Turning now to the steps of the method, first and second films may be identical or different materials provided that they are each made from a thermoplastic material that may be adhered together to form a fluid-tight seal. Films can be formed from a variety of thermoplastic resins or other elastomeric materials, including but not limited to, thermal polyurethane (TPU), ethylenevinylacetate/polyethylene copolymer, polyester elastomer (e.g. Hytrel® material available from DuPont), polyethylene, polypropylene, neoprene, natural rubber, dacron/polyester, polyvinylchloride, thermoplastic rubbers, nitrile rubber, butyl rubber, sulfide rubber, methyl rubber, silicone rubber, polyvinyl acetate, buna N., buna S., polystyrene, ethylene propylene, polybutadiene, chlorfulfonated polythylene, nylon and others. One particular example of a suitable class of TPU film for the method of the present invention is a polyester urethane film available from JP Stevens under product no. ST1880. This film class has a Shore A hardness of 88-92 and a formulation having a base resin of Pellethane® (available from Dow Chemical), Estane® (available from Noveon) or Elastollan® (available from BASF). One skilled in the art can appreciate that any number of thermoplastic or elastomeric materials are suitable for use in the present invention, provided such materials are flexible and capable of forming a fluid-tight seal with another material having the same characteristics. It is further envisioned that sheet films employed in the food packaging arts, and other materials such as Mylar, could take advantage of the manufacturing method of the present invention.

Moreover, while the method of FIG. 1 has been described as providing a first and second “film”, such film need not be a single ply of material. Indeed, either or both of the first and second films may be a laminate of a thermoplastic layer and a substrate applied to only one side of the thermoplastic layer (permitting the opposite side of the thermoplastic layer to be sealed to the second film (or laminate)). Substrates may be any of a variety of textiles, for example, any synthetic or natural fiber or fabric. One non-limiting example of a fabric used as a laminate of an inflatable bladder for footwear is a non-woven, high-density 70% nylon and 30% polyester blend, available from Dae Woo International Corporation (Pusan, Korea). Several methods have been developed to form laminates between thermoplastic layers and substrates. One such method includes direct cast extrusion of a thermoplastic resin onto a substrate to form a thin layer thereon. Provided that the substrate is at least partially porous, the thermoplastic resin will penetrate the pores of the substrate and bond thereto. Other laminate forming methods known to those skilled in the art would also be suitable for forming a laminate for use as the films of the present invention. For example, a laminate may be formed from a thermoplastic layer and a substrate by adhering the thermoplastic layer to the substrate by application of heat and pressure, an adhesive or bonding agent, or by ultrasonic bonding. Further, the laminate may include more than one thermoplastic layer, as well as more than one layer of substrate, provided that at least one thermoplastic layer is able to be sealed to another thermoplastic layer, to form at least one compartment of the inflatable bladder.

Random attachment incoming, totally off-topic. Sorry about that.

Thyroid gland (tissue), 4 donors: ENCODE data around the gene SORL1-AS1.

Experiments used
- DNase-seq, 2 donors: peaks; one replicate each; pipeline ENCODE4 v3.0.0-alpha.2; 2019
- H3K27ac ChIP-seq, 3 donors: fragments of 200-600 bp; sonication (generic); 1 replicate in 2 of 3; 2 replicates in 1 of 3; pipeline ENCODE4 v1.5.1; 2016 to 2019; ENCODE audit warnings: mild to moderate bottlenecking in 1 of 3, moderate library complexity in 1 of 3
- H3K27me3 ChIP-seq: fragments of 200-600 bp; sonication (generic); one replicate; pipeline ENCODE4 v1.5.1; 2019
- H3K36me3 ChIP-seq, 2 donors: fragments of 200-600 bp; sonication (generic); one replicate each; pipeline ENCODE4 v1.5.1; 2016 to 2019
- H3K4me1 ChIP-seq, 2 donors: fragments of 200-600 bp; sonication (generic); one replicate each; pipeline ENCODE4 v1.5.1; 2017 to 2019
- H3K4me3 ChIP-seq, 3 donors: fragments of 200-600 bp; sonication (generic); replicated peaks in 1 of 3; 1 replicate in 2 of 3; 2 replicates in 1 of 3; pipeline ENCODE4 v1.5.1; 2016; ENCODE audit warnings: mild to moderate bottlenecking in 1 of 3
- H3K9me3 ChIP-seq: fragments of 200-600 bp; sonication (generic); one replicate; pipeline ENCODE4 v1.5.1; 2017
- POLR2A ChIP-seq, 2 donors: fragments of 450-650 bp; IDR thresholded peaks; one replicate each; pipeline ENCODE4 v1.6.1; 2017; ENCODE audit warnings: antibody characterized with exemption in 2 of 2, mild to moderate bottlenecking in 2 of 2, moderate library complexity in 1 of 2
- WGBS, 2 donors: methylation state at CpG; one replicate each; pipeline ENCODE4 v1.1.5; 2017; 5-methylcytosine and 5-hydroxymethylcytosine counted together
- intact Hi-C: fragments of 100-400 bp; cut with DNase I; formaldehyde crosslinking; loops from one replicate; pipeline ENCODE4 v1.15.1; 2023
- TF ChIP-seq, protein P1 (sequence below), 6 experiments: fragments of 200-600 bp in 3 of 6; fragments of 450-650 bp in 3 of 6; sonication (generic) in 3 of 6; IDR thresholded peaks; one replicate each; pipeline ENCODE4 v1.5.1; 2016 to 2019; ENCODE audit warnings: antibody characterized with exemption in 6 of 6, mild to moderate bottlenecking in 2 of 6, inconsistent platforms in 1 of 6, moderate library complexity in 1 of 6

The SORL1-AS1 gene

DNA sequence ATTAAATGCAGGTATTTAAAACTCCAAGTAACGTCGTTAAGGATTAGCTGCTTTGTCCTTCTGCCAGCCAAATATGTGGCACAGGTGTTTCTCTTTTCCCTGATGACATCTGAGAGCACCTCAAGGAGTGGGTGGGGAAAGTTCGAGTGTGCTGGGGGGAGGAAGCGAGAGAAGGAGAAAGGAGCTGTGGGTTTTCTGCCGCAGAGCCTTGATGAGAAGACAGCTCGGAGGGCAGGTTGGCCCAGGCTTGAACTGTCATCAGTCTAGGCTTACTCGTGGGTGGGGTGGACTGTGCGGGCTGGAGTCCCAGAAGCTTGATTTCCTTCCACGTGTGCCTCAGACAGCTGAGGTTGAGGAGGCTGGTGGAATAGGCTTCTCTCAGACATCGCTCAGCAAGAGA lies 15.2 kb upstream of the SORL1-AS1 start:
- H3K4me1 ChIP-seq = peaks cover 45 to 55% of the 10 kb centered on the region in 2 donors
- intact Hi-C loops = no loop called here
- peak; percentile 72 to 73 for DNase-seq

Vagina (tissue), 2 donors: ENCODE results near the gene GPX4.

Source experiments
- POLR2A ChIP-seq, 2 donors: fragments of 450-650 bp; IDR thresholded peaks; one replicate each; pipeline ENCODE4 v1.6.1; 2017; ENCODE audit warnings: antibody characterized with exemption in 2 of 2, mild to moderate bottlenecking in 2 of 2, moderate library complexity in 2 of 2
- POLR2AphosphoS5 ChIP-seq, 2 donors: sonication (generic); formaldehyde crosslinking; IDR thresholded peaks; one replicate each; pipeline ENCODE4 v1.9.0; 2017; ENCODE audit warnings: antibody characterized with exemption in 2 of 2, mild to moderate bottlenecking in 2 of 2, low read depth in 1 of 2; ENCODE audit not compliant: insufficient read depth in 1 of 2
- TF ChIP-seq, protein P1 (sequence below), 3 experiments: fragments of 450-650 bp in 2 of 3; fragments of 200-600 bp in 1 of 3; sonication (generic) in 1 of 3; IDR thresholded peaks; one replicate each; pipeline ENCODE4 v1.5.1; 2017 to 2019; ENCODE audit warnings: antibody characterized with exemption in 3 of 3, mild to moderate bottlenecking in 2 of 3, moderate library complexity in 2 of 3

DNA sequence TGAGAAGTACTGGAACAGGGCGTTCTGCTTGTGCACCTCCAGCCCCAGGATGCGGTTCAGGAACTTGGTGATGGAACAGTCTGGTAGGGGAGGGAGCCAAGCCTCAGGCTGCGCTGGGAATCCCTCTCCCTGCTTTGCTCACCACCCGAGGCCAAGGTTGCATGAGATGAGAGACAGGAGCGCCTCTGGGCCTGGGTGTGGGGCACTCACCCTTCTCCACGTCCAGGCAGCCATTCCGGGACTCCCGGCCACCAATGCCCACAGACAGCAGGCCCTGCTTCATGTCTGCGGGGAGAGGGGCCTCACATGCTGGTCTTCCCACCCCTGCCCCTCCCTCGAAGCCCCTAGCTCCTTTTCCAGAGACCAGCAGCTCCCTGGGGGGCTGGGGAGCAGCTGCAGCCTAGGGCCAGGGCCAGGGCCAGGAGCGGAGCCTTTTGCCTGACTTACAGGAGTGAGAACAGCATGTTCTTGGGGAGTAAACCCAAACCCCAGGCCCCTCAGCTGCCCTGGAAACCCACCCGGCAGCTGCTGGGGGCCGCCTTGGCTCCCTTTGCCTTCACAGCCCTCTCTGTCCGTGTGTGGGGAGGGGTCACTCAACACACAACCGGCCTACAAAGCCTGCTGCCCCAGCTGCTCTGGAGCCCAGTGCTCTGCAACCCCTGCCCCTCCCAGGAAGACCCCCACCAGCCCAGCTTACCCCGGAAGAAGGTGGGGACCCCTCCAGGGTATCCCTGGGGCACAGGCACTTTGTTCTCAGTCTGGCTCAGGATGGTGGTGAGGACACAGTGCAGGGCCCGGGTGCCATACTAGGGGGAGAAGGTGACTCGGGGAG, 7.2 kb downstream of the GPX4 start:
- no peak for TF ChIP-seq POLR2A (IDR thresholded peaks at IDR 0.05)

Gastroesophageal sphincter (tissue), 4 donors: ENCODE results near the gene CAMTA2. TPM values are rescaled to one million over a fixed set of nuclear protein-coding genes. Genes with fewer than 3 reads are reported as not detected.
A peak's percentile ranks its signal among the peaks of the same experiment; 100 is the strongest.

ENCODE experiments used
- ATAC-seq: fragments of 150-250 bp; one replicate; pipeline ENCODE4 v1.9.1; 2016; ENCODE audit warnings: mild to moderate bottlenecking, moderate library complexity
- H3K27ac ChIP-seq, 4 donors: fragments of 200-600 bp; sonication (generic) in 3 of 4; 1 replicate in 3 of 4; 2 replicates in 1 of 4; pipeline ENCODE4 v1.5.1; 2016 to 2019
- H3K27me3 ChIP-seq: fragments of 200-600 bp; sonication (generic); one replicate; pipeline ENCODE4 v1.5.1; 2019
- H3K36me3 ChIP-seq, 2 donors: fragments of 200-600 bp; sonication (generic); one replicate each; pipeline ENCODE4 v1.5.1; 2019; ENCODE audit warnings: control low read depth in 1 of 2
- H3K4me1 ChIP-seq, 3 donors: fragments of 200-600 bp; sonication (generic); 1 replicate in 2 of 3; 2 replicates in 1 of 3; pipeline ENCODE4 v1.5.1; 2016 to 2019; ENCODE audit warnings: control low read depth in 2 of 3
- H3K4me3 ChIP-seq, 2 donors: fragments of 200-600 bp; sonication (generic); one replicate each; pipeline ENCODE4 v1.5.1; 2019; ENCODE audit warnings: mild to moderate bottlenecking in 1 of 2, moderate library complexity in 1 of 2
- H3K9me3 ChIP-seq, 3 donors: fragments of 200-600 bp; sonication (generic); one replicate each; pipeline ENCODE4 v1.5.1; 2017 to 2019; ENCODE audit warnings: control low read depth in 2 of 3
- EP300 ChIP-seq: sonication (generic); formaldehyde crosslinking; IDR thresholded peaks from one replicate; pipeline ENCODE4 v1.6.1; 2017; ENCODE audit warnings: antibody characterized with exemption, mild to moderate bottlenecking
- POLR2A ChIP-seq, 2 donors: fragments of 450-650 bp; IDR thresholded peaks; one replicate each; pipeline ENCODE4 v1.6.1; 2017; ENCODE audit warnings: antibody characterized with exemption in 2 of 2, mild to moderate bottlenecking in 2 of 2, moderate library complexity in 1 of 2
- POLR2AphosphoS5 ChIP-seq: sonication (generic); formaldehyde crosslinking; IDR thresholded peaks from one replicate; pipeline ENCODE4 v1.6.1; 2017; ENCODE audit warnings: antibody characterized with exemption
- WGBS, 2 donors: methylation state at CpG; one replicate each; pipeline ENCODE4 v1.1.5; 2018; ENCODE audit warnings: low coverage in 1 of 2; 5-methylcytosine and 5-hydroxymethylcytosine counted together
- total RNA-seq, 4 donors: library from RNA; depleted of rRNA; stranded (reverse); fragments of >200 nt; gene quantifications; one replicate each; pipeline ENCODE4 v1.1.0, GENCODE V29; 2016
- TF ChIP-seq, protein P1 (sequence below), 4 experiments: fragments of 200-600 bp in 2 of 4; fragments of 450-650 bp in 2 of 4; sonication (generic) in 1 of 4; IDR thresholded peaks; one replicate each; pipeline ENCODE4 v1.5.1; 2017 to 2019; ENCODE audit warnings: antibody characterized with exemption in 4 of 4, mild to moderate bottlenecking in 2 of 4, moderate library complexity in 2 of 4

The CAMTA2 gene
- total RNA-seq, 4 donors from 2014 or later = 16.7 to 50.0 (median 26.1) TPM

Turning now to Step 2 of the method set forth in FIG. 1, a barrier material is applied to a first side of the first film. The barrier material may be any material or treatment that prevents the first film from adhering to the second film of the invention upon application of heat and/or pressure. More particularly, the barrier material may be a paint, ink, TEFLON® coating, silicone coating, particulate or surface treatment that maintains the integrity of the thermoplastic layer of the first and second films, but still prevents the films from adhering to each other where the barrier material or treatment has been applied.

Where the barrier material is a paint, for example, the paint could be applied to the first film in accordance with Step 2 of the method in a manner similar to silk-screening. Silk-screening (or screen printing) is a long-used process for economically mass producing signage, prints and fabric designs, etc. The basic idea in silk-screening is to create a master screen through which paint (or other suitable media) passes to impart a design or imprint on a large number of duplicates. Generally, a drawing or tracing of a design is transferred by means of a photo process to a thin, fine grain photo sensitive gel coated cloth (or “silk”), which is tightly stretched over a frame. When the gel is exposed, the part of the gel that is exposed to light hardens or cures, while the unexposed part remains soft. After curing, the soft gel is washed away, leaving a “negative” image of the design on the silk. The silk is open-celled (like a screen), so that the paint or other media can pass therethrough.